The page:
main  004E7210                    MOV EAX,EDX
main  004E7212                    CMP [BYTE DS:4F61E0],0                  [004F61E0]=00
main  004E7219                    JNE SHORT 004E7240
main  004E721B                    CMP [BYTE DS:4F61E1],0                  [004F61E1]=00
main  004E7222                    JE SHORT 004E7238
main  004E7238                    MOV ECX,[DWORD DS:57D7D4]               [0057D7D4]=ollydbg.0061B108 ECX=0061B108
main  004E723E                    MOV [DWORD DS:ECX],EAX                  [0061B108]=0
main  004E7240                    MOV EAX,[DWORD DS:57D7D8]               [0057D7D8]=ollydbg.0061B131 EAX=0061B131
main  004E7245                    MOV [BYTE DS:EAX],1                     [0061B131]=00

DOS executables

DOSBox Debugger will log everything you want when you are analysing DOS executable.

  1. Download it from here for example.
  2. Start application by dragging and dropping the executable on DOSBox Debugger icon.
  3. Press Alt+Pause at the moment you want to start logging the execution trace - application will freeze.
  4. Switch to debugger window. You will see something like this: DOSBoxDebugger
  5. Type logl n, where n is a (hexadecimal) number of instructions to log; for example: logl ffff.
  6. The log file has been created and should be located in the same directory as DOSBox debugger - it will have LOGCPU.txt name.

Several lines of resulting file are given below:

01A2:00004654  mov  ax,si                                              8B C6                 EAX:0000002A EBX:0000002A ECX:00000A00 EDX:00000000 ESI:00000004 EDI:00000004 EBP:0000FFE2 ESP:0000FFDE DS:26EF ES:A000 FS:0000 GS:0000 SS:26EF CF:1 ZF:0 SF:1 OF:0 AF:1 PF:1 IF:1 TF:0 VM:0 FLG:00007293 CR0:00000000
01A2:00004656  mov  dx,000E                                            BA 0E 00              EAX:00000004 EBX:0000002A ECX:00000A00 EDX:00000000 ESI:00000004 EDI:00000004 EBP:0000FFE2 ESP:0000FFDE DS:26EF ES:A000 FS:0000 GS:0000 SS:26EF CF:1 ZF:0 SF:1 OF:0 AF:1 PF:1 IF:1 TF:0 VM:0 FLG:00007293 CR0:00000000
01A2:00004659  imul dx                                                 F7 EA                 EAX:00000004 EBX:0000002A ECX:00000A00 EDX:0000000E ESI:00000004 EDI:00000004 EBP:0000FFE2 ESP:0000FFDE DS:26EF ES:A000 FS:0000 GS:0000 SS:26EF CF:1 ZF:0 SF:1 OF:0 AF:1 PF:1 IF:1 TF:0 VM:0 FLG:00007293 CR0:00000000
01A2:0000465B  mov  bx,ax                                              8B D8                 EAX:00000038 EBX:0000002A ECX:00000A00 EDX:00000000 ESI:00000004 EDI:00000004 EBP:0000FFE2 ESP:0000FFDE DS:26EF ES:A000 FS:0000 GS:0000 SS:26EF CF:0 ZF:0 SF:1 OF:0 AF:1 PF:1 IF:1 TF:0 VM:0 FLG:00007296 CR0:00000000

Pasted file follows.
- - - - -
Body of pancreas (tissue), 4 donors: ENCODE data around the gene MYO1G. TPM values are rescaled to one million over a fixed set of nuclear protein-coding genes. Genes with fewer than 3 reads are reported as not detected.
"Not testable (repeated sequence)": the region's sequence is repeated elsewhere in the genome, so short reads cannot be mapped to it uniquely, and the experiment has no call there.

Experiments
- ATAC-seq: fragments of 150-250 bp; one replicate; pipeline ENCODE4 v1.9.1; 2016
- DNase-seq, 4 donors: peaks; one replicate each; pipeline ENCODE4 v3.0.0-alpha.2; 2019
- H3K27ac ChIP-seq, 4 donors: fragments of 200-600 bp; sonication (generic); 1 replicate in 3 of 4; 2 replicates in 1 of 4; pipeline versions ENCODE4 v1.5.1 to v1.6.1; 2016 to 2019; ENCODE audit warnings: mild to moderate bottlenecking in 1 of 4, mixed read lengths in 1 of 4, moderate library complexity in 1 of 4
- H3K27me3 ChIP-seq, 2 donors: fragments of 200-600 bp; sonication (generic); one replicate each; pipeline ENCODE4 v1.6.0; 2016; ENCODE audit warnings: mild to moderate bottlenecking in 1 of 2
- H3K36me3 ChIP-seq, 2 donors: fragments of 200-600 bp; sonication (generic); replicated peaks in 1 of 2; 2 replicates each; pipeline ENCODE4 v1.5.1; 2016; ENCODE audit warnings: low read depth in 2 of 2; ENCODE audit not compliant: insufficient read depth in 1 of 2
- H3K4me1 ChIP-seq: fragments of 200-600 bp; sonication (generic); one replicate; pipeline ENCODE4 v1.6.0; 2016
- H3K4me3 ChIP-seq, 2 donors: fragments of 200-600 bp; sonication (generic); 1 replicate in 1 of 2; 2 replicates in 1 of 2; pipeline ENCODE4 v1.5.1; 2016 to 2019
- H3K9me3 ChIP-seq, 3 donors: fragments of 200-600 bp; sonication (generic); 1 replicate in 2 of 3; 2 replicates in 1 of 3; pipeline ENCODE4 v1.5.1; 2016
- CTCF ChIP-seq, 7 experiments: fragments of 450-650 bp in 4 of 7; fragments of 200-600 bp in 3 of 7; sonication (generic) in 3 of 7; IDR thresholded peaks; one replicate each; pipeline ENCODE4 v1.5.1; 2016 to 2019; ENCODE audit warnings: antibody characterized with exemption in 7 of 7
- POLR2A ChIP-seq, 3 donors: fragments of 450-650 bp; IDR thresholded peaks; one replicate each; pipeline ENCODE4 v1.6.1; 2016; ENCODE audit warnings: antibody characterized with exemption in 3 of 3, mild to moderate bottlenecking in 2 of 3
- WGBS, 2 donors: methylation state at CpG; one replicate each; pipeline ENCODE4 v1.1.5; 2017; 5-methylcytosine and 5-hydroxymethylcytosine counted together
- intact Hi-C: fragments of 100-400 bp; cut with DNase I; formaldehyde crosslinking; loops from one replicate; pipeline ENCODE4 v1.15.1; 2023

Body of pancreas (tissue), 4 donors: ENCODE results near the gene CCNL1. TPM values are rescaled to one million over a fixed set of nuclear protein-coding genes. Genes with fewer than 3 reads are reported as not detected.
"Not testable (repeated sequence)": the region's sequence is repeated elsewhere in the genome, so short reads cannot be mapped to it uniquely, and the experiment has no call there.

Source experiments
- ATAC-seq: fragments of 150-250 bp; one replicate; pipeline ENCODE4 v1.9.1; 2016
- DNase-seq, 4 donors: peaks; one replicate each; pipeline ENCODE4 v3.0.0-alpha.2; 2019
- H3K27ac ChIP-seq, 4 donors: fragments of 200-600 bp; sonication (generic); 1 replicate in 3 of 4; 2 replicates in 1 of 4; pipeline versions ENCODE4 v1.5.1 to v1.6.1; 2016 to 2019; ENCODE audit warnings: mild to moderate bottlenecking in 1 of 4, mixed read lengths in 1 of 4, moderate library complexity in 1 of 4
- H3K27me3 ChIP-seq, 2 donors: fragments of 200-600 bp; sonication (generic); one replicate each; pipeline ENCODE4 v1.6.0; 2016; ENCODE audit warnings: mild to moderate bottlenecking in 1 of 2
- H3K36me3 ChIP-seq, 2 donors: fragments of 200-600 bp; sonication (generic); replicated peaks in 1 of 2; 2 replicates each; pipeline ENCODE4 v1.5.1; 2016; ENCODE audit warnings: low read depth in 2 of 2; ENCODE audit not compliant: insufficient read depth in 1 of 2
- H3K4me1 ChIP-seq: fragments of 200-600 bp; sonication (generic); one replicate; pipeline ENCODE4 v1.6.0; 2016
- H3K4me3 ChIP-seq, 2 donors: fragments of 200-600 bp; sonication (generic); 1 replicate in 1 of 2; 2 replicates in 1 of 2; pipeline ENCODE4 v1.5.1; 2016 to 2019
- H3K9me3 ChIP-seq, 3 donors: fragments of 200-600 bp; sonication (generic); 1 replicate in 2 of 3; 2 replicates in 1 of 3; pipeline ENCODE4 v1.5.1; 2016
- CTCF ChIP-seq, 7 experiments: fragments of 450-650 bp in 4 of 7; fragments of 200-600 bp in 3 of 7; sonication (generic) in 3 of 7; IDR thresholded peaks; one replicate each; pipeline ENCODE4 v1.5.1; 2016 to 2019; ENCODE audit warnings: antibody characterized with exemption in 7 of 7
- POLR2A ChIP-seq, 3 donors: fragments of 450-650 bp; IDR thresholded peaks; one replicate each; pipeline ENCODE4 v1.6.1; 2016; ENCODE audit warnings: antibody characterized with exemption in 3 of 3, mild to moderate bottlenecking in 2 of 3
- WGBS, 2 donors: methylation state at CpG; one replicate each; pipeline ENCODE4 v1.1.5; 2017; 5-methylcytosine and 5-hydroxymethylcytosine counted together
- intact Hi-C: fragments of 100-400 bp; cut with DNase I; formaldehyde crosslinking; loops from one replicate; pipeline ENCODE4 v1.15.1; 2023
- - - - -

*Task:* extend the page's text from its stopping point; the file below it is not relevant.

01A2:0000465D  cmp  word [bx+56F6],0001        ds:[572E]=0000          83 BF F6 56 01        EAX:00000038 EBX:00000038 ECX:00000A00 EDX:00000000 ESI:00000004 EDI:00000004 EBP:0000FFE2 ESP:0000FFDE DS:26EF ES:A000 FS:0000 GS:0000 SS:26EF CF:0 ZF:0 SF:1 OF:0 AF:1 PF:1 IF:1 TF:0 VM:0 FLG:00007296 CR0:00000000
01A2:00004662  jne  00004678 ($+14)            (down)                  75 14                 EAX:00000038 EBX:00000038 ECX:00000A00 EDX:00000000 ESI:00000004 EDI:00000004 EBP:0000FFE2 ESP:0000FFDE DS:26EF ES:A000 FS:0000 GS:0000 SS:26EF CF:1 ZF:0 SF:1 OF:0 AF:1 PF:1 IF:1 TF:0 VM:0 FLG:00007296 CR0:00000000
01A2:00004678  inc  si                                                 46                    EAX:00000038 EBX:00000038 ECX:00000A00 EDX:00000000 ESI:00000004 EDI:00000004 EBP:0000FFE2 ESP:0000FFDE DS:26EF ES:A000 FS:0000 GS:0000 SS:26EF CF:1 ZF:0 SF:1 OF:0 AF:1 PF:1 IF:1 TF:0 VM:0 FLG:00007296 CR0:00000000

Every or almost every architectures and systems

radare2 is the tool that may be used for your purpose regardless the system and architecture (complete list of them is given here).

  1. Run r2 -c aei -d programToDebug.
  2. Put a breakpoint at the address where you want to start tracing (using db address_in_hex for example).
  3. Run dc to continue until the breakpoint is hit.
  4. Type e dbg.trace=1 and press enter.
  5. Run des N to step N instructions (for example des 10).
  6. Use dtd > log1 to print instructions traced to log1 file.
  7. Use dte > log2 to print all memory and register accesses to log2 file. Sample contents of these files are given below:

Instructions: r2TraceInstructions And some corresponding memory accesses: r2TraceMemory

Of course, it will be nicer to have these outputs listed in such a way as OllyDbg does, for example, but it just requires to write a script that links these two files together and displays the information in more convenient way. Like so, for instance: r2PrettyLog

Python script for creating such an output from these files is available here. Usage:

./prettyTraceLog.py file1 file2

, where log1 and log2 are default values. If you find any bug, or want to modify it for some other reason, feel free to do it.

Thanks @pancake for telling me how to do tracing in radare2.